(Telegraph) Forget the wandering warrior: Bronze Age women travelled the world while men stayed at home
The concept that men stay at home while independent women venture out into the world is considered a rather modern phenomenon.
But a study suggests that in fact, the practice was rooted in ancient times, when Bronze Age men stayed at home while adventurous women were the key to spreading culture and ideas.
The research reveals that over a period of some 800 years, European women travelled between 300km and 500km from their home villages to start families, while men tended to stay near where they were born.
German archaeologists examined the remains of 84 people buried between 2500 and 1650BC, discovering that at the end of the Stone Age and in the early Bronze Age, families were established in a surprising manner.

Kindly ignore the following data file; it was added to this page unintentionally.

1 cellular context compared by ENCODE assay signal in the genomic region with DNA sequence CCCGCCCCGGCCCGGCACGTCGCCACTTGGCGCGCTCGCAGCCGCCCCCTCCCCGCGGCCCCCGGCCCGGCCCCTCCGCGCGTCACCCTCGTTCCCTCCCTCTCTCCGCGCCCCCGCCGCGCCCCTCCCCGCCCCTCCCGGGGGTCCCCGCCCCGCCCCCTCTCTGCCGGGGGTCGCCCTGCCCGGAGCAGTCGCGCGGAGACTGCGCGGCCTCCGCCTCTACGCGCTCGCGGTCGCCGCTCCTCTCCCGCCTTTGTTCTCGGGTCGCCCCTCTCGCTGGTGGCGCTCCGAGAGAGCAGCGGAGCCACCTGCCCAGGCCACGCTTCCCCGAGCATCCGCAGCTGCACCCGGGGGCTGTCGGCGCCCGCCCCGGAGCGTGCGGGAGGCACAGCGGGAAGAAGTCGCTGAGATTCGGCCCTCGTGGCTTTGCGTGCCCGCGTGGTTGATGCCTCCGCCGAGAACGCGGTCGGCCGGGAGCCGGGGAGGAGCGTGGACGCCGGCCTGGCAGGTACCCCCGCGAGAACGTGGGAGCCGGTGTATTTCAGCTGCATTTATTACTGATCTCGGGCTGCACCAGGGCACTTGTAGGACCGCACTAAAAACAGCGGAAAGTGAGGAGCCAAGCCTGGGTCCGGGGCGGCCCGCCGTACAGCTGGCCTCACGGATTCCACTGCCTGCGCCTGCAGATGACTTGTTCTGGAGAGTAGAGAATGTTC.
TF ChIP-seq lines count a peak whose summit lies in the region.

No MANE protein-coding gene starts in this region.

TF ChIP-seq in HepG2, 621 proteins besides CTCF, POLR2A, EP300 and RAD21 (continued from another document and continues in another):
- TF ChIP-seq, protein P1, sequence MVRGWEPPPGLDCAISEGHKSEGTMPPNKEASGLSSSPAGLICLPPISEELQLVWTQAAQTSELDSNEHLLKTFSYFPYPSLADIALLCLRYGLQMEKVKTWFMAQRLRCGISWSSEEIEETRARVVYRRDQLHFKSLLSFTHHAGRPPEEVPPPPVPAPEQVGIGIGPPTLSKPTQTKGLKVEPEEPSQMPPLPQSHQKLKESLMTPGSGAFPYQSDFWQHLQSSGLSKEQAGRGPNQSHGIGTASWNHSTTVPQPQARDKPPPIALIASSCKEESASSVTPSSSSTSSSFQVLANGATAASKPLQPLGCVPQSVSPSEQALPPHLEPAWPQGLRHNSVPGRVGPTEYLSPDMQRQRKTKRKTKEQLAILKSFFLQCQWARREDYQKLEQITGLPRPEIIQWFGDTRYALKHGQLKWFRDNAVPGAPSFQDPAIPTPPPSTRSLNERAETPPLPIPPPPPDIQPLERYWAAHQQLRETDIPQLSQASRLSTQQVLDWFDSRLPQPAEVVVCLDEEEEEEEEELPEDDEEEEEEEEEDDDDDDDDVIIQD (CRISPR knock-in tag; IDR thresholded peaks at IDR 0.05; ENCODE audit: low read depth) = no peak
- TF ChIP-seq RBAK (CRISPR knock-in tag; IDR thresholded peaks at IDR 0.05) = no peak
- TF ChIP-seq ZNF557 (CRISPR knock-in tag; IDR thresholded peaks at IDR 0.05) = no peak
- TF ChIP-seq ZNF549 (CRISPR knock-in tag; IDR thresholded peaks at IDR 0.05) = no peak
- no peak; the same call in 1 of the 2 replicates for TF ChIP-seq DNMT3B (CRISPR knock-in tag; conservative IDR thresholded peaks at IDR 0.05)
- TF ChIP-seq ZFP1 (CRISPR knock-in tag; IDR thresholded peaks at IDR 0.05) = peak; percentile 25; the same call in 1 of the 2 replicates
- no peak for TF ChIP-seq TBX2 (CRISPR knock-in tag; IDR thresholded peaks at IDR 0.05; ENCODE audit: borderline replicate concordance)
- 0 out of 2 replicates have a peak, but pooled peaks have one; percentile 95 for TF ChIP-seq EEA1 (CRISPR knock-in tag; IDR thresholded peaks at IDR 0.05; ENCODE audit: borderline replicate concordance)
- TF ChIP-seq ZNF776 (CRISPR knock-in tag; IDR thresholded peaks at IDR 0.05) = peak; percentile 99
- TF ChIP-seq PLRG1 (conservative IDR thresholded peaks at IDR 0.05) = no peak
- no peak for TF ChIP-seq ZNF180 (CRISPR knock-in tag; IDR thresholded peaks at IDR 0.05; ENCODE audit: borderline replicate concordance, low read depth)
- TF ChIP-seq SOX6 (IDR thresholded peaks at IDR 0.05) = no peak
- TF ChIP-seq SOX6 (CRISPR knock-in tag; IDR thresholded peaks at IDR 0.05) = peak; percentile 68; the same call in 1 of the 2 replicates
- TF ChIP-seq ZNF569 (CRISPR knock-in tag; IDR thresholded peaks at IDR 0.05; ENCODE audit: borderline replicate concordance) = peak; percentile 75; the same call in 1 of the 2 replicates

While the majority of women came from outside the area, the men usually remained in the region of their birth.
The researchers said the so-called “patrilocal” pattern combined with individual female mobility was not a temporary phenomenon, but persisted throughout the transition from the Neolithic to the Early Bronze Age.
The findings, published in the journal PNAS, come from a research project headed by Professor Philipp Stockhammer of Ludwig-Maximilians-Universität in Munich.
Prof Stockhammer said: “We all know these stories about warrior men out fighting and bringing home food while the women and children stayed at home but it appears things were quite different.
“Our study suggests that almost none of the men had travelled, while two thirds of the women had.”